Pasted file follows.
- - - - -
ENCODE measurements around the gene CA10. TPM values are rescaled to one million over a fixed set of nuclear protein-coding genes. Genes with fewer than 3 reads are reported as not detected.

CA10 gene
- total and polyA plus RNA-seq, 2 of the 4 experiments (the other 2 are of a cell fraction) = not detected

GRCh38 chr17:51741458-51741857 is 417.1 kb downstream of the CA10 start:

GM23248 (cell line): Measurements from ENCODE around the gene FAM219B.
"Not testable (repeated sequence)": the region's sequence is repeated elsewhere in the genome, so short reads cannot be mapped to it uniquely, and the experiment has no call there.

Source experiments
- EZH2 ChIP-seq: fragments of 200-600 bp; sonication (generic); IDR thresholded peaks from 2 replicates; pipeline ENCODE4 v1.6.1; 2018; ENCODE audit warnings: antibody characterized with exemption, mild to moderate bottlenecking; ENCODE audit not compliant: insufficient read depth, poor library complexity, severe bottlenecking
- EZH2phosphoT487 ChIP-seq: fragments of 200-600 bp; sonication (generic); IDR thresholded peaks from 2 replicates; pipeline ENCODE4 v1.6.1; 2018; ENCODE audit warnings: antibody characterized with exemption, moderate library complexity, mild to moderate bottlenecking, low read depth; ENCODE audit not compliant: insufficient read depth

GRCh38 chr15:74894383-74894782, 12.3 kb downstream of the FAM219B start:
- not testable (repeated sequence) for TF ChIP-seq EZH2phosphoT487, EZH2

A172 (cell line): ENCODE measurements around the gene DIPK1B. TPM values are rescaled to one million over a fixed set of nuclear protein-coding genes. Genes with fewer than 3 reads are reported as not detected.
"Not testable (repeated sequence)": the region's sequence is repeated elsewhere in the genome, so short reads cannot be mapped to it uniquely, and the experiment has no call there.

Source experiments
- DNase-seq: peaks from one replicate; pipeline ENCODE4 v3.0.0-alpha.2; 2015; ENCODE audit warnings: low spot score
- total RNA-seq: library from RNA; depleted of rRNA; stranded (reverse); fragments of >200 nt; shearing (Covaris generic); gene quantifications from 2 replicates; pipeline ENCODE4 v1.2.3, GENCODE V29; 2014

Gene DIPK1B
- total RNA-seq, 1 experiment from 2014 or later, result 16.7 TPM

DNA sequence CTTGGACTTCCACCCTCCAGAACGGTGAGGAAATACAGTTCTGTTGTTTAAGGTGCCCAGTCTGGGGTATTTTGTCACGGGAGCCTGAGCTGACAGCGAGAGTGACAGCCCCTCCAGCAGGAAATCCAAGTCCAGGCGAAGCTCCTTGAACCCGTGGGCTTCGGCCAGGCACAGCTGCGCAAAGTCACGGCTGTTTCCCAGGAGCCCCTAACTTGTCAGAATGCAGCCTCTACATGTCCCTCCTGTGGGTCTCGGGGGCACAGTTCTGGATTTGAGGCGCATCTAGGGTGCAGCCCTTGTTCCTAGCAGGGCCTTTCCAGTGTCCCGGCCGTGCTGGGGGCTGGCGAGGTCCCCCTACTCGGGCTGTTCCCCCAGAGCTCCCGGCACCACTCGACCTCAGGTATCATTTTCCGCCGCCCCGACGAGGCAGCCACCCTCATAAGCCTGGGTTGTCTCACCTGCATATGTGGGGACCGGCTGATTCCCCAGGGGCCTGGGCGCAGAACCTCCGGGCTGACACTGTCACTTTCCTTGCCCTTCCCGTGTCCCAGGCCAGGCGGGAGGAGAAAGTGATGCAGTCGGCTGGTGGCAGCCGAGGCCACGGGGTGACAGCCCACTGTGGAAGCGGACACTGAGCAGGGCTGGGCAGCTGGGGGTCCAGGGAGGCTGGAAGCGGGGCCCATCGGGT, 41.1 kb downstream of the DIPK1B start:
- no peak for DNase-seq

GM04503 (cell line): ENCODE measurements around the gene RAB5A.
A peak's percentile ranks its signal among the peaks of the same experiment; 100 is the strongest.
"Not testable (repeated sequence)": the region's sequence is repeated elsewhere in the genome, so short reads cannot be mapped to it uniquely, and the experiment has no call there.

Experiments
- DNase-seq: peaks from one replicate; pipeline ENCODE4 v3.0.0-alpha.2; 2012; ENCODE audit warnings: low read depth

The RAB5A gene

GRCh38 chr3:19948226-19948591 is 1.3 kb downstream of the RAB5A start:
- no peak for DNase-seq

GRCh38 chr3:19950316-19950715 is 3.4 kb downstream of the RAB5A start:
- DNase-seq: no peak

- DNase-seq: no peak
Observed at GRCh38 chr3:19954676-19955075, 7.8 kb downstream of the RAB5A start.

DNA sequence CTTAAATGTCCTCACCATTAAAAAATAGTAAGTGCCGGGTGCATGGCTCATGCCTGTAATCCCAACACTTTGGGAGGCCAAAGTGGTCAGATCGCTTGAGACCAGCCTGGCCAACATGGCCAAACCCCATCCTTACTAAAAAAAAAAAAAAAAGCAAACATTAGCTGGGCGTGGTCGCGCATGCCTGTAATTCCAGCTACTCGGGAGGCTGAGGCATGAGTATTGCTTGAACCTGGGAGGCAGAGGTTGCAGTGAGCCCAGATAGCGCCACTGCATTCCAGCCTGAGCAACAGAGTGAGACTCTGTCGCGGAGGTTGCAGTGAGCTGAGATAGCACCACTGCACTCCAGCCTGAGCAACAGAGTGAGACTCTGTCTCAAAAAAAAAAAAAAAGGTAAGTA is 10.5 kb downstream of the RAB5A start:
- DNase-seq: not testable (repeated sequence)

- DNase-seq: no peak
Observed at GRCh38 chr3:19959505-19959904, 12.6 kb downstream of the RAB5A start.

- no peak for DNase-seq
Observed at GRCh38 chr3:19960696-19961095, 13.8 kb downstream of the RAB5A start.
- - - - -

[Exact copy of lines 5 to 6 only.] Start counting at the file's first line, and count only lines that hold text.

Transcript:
GM23248 (cell line): Measurements from ENCODE around the gene FAM219B.
"Not testable (repeated sequence)": the region's sequence is repeated elsewhere in the genome, so short reads cannot be mapped to it uniquely, and the experiment has no call there.